Gardening the Garden City

WILL HARVIE
Last updated 05:00 22/02/2013

When irrigation pipes burst at the Mona Vale Gardens on February 22, 2011, gardening staff resorted to carting buckets of water from the Avon River to sustain the plants.

Whatever else hasn't happened since at the Christchurch City Council-managed estate, the flowers have bloomed, the roses were pruned and the shrubs trimmed.

As a symbol of a city striving for rebirth and renewal, the gardens of the Garden City are as good as they come. If we couldn't repair or rebuild, we could at least garden.

"People are thrilled that the gardens are open and kept up to a good standard," says Nicky Brown, who supervised Mona Vale before and after the February quake and has since got responsibility for many other heritage gardens in the city.

The mansion house at Mona Vale is closed, but visitors can still find a spot in the grounds to read a book, have a picnic, or get a bit of quiet, she says. "It doesn't look like the eastern side of the city."

Her boss, Jeremy Hawker, says visitor numbers at the Christchurch Botanic Gardens are "almost back to normal" at about 1.2 million a year. He expects numbers to jump once a new visitors centre is completed in time for the gardens' 150th birthday in December this year.

The $16.4 million centre will house a new cafe, interactive displays, a library and archive, a herbarium and nursery, seminar rooms, as well as staff and storage areas.

The largely glass building will be "light and airy" and is "in the spirit of classic garden architecture found in the city's own Cuningham House and Kew Gardens in the United Kingdom", the council said when approving the project in December.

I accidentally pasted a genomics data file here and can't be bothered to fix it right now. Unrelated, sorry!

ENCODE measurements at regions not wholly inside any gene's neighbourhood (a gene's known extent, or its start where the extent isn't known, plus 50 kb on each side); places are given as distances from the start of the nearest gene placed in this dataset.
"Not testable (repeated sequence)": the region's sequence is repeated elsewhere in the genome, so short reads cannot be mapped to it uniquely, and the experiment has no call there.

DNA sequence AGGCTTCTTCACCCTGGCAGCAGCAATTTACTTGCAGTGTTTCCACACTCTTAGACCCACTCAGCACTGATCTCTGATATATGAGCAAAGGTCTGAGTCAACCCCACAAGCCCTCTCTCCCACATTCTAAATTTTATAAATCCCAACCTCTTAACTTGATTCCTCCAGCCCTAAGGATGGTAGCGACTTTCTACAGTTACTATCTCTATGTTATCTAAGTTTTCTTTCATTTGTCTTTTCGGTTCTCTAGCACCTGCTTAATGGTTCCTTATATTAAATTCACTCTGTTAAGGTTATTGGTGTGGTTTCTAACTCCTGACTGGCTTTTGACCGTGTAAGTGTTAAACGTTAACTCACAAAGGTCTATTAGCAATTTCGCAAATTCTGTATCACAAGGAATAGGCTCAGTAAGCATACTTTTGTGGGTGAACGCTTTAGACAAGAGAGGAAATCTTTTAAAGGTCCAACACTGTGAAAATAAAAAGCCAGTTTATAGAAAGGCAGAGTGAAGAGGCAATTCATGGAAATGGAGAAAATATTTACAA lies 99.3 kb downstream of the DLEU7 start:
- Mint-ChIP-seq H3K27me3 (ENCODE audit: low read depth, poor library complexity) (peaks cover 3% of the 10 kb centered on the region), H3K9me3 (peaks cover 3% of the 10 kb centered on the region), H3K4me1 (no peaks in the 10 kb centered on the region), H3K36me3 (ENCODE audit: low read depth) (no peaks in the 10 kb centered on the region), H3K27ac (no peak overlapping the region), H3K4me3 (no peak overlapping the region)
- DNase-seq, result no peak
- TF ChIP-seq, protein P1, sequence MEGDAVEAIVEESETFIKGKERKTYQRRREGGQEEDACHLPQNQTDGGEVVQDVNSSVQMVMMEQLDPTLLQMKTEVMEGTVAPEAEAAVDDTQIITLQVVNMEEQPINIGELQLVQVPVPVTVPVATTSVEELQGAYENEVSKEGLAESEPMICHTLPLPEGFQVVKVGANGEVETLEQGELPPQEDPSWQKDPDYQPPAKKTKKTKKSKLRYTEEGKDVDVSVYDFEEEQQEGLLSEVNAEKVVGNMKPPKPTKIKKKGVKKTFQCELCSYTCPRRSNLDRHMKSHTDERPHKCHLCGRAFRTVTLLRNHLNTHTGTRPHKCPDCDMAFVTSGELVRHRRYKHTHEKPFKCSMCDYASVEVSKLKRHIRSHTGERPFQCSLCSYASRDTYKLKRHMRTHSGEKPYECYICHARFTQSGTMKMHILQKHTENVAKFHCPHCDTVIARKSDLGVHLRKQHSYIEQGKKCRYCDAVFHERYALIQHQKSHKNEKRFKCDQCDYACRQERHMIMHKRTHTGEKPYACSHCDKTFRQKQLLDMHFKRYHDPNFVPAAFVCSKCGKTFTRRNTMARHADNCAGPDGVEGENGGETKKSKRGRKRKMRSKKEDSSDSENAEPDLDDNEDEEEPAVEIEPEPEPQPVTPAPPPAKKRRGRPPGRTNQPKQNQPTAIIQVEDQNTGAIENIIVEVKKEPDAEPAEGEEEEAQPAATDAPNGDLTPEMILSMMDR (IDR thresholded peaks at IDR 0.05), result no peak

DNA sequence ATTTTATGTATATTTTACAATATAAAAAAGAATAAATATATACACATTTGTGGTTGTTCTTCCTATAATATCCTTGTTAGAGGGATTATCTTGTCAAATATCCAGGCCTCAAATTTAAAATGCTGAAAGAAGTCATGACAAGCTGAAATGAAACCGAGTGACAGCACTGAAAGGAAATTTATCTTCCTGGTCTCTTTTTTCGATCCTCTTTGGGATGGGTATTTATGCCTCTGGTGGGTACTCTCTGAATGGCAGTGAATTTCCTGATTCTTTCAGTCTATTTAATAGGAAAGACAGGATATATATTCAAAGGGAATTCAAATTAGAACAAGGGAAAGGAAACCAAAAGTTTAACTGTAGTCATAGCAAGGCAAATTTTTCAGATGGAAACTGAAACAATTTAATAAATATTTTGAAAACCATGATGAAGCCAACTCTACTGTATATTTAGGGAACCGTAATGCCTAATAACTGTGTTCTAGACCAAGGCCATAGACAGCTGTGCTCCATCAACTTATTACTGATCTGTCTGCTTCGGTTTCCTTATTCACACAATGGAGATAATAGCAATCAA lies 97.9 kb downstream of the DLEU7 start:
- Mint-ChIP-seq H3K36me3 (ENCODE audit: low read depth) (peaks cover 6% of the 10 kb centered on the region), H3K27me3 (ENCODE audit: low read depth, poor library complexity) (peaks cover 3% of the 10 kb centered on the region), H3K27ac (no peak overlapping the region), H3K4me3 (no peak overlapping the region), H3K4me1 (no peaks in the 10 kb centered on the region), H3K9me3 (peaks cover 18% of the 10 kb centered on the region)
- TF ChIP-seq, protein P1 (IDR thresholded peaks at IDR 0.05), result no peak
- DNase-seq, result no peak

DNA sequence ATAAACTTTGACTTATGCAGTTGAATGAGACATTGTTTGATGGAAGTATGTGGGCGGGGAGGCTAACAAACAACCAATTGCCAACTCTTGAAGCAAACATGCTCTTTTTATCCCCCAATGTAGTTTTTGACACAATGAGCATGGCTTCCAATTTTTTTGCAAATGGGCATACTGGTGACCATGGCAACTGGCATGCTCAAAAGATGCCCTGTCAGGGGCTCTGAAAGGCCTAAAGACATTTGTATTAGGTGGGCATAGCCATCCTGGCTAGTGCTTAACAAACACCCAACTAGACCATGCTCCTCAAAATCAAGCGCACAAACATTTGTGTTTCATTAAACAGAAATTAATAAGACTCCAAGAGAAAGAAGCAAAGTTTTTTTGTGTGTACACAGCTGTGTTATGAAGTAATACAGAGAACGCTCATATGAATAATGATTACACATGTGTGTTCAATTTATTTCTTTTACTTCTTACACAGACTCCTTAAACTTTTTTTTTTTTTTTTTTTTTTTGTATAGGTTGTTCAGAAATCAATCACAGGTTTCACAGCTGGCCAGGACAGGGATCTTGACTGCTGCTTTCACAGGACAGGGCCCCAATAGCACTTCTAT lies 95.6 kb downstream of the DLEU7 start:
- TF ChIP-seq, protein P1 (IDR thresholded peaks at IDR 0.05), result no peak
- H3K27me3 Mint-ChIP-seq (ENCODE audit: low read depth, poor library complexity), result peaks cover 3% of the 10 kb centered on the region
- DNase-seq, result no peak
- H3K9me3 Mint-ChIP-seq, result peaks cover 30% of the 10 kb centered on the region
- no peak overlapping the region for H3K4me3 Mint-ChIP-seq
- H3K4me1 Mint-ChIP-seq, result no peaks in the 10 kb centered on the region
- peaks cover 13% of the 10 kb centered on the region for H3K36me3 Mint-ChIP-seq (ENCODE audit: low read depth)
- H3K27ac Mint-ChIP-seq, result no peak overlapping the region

The original budget of $10.3m was wiped out by higher post-quake building code compliance, and higher materials and labour costs. Council also reduced the size of the building from 3600 sqm to 2900 sqm to rein in costs.

Elsewhere in the city gardening has continued, but in the now-familiar pattern - a tale of the two cities. In the east, gardening business was "well down" immediately after the February quake, says Portstone Garden Centre owner Chris Smith.

Uncertainty for eastern and hillside homeowners meant that gardening didn't seem worthwhile, he believes.

Trade is slowly growing back for the Ferry Rd business, he says, and the landscaping side of the company has picked up markedly in recent weeks.

On the west side of the city, trade "dropped right off", says Terra Viva garden centre owner Peter Worsp. But trade recovered quickly for the Roydvale Ave business as customers replaced broken pots, birdbaths and such, and did "temporary" gardening - buying colourful annuals for pots rather than bigger ticket roses, shrubs or trees.

That "solid gardening" business has come back and Terra Viva is "going well ... and we're very grateful," Worsp says.

Back at Mona Vale the fernery is still closed but Nicky Brown looks forward to busloads of visitors from cruiseships docked at Lyttelton.

She got a good response from locals to a new prairie-style planting of ornamental, English and other grasses. A new mauve and purple border has also drawn praise. "It's a good sight to see," she says.

- The Press

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